In the life cycle framework, financial planning to offset income declines at retirement plays an important role.31 The model requires smooth consumption paths if households retire as expected. However, unanticipated events can force households to overthrow their current plans.32 Most cited reasons for unplanned retirement are shocks due to unemployment or ill health.33 Statistics on employment reveal that a substantial portion of people are not working before retirement.34 In addition, there is a considerable shift in employment rates in the years prior to retirement. In the British Household Panel Survey (BHPS), for instance, around 80% of people who expect to retire in five years are employed. However, this figure decreases to around 60% one year before retirement. That development is due to both increasing long-term sickness and job losses. Overall, about 41% of earlier retirements are a result of health issues or unemployment. In the Consumption and Activities Mail Survey (CAMS) of the Health and Retirement Survey (HRS), 29% of retirees consider health to be a primary factor for retirement.35 With regard to consumption development, those who report to have poor or at most fair health before and after retirement reduced consumption expenses by 20.5% on average. Conversely, retirees in a good state of health decreased expenditures by 12%.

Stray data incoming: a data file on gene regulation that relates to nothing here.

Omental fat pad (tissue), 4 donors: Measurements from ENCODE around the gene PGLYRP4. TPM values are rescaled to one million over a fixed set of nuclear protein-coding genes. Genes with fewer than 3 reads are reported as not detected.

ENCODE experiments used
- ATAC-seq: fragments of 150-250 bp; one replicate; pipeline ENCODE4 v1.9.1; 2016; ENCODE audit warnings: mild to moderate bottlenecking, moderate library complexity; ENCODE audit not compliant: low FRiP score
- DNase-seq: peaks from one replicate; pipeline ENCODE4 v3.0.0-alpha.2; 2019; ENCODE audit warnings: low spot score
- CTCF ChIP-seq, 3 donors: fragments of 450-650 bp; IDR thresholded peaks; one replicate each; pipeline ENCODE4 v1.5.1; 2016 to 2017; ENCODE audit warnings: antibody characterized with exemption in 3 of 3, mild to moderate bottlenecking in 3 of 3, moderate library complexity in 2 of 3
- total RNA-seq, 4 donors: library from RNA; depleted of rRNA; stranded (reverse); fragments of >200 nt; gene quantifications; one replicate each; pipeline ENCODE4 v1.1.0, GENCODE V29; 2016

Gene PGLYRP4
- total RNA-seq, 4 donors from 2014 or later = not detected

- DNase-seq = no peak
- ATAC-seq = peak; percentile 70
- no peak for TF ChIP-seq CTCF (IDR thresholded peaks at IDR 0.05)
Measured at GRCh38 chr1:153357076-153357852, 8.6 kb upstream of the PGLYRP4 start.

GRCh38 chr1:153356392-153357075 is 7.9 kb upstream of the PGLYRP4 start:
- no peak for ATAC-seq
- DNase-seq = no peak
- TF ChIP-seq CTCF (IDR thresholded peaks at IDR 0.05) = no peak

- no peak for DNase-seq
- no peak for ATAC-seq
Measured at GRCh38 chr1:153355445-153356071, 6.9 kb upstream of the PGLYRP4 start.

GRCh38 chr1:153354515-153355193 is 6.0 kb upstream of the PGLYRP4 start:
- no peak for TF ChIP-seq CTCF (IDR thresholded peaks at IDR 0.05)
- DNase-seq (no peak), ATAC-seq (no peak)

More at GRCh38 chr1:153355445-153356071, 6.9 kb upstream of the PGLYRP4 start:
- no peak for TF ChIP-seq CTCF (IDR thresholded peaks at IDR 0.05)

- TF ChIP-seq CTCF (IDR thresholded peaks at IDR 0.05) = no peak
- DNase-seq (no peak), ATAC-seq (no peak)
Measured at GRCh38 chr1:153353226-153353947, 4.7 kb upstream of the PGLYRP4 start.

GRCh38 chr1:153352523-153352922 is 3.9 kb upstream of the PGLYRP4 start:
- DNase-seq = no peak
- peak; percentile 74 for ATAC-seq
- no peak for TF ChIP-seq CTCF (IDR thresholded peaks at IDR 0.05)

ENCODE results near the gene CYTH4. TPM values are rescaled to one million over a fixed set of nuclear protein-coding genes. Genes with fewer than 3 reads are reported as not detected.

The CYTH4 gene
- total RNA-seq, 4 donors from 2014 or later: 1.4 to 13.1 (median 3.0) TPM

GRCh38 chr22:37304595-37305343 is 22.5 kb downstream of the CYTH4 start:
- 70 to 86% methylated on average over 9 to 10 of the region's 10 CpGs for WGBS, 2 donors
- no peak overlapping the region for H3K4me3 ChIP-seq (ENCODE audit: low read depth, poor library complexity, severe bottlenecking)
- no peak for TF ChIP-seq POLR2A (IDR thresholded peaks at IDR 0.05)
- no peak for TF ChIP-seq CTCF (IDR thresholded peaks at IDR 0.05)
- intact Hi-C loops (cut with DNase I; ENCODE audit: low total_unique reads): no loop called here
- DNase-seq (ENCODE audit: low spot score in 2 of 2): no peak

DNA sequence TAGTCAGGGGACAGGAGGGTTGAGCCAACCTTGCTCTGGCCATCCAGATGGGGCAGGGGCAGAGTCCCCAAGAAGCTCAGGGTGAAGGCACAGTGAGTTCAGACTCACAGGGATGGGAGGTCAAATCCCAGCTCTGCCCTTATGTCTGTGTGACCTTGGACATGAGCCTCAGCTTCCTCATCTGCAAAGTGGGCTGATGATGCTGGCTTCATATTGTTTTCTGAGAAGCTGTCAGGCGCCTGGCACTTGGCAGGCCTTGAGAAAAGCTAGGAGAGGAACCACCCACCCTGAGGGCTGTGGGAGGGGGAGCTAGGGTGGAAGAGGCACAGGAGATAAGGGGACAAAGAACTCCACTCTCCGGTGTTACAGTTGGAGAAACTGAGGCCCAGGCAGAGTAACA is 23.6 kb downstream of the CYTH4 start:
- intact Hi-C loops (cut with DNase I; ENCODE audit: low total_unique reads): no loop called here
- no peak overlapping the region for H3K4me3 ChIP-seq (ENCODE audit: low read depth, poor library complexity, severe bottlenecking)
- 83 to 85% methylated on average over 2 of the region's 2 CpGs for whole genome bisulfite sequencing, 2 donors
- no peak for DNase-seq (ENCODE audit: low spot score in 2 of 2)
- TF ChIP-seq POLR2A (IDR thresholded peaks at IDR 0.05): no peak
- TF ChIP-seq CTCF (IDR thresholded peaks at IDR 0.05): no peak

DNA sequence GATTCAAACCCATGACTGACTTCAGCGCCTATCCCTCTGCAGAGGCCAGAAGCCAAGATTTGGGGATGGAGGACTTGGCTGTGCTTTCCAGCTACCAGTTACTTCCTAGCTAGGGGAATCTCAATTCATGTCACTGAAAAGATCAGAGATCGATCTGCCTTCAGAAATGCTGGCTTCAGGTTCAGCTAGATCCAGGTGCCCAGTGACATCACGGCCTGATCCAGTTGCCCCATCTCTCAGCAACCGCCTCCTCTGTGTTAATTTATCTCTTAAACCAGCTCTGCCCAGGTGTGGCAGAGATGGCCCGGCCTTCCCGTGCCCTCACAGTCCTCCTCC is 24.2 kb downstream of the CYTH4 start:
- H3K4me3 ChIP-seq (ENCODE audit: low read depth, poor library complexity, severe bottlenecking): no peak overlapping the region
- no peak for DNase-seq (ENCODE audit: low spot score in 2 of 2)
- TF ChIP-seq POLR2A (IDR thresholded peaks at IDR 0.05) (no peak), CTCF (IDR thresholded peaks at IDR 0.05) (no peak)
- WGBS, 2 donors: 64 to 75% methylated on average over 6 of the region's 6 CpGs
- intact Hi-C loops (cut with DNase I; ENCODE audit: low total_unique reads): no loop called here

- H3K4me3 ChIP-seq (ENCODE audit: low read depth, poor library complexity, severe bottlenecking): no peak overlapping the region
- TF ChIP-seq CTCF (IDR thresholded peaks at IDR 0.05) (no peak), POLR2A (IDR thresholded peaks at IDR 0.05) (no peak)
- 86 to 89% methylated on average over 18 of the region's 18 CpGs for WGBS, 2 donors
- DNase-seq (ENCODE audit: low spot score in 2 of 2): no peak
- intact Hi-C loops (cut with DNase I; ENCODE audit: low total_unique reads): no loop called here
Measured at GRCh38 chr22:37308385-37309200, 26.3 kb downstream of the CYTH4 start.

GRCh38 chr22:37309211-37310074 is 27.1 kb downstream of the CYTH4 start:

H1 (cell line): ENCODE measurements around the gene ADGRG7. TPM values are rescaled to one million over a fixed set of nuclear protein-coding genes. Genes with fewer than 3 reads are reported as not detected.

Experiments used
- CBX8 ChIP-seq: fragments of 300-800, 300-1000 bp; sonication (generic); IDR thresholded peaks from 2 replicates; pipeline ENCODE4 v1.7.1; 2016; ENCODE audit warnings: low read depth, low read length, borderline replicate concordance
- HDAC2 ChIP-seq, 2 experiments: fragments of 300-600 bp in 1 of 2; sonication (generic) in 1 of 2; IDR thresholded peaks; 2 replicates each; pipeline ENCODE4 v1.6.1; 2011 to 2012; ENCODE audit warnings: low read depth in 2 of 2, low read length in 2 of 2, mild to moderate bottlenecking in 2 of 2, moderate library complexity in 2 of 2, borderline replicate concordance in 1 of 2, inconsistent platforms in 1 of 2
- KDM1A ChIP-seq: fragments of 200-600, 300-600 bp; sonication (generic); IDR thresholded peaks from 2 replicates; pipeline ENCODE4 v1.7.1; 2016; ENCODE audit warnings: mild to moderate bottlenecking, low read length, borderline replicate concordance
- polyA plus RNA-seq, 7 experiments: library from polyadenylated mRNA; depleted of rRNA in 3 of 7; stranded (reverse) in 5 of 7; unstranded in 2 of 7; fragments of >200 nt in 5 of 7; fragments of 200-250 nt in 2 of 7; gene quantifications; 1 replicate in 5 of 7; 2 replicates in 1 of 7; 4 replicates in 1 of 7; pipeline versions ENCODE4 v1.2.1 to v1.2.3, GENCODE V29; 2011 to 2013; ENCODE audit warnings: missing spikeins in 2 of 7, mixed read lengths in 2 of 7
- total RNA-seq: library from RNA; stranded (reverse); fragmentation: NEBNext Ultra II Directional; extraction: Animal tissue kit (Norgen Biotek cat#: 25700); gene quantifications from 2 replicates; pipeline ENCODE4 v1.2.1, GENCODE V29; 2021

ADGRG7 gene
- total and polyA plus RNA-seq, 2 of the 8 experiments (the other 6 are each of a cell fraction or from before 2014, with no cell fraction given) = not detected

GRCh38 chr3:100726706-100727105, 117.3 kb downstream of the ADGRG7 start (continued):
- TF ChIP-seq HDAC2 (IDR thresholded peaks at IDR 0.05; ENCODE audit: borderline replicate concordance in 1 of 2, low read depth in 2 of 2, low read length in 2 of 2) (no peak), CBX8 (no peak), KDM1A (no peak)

Some factors may explain the observed differences in consumption declines. If surprising events negatively affect expected retirement wealth, the life cycle model requires a downward adjustment of expenditures, which entails a discrete drop in consumption.36 Furthermore, a negative shock can also render uncertainty on the timing of retirement resulting in more cautious spending behavior. On top of that, ill health likely results in lower appetite or shifting expenditures among consumption categories to health-related items or services. However, shifts among consumption categories are hard to identify as most surveys contain rough consumption data (primarily food data exclusively). In summary, shocks can indeed explain parts of the drop of consumption around retirement. Blau, for example, models negative shocks which force workers to retire earlier.37 He concludes that a log change in consumption expenses of 3% is consistent with the data from the HRS-CAMS survey. Thus, there remains an unexplained part of the consumption decline. As even healthy retirees systematically reduce their expenditures at retirement explanations purely based on shocks are problematic.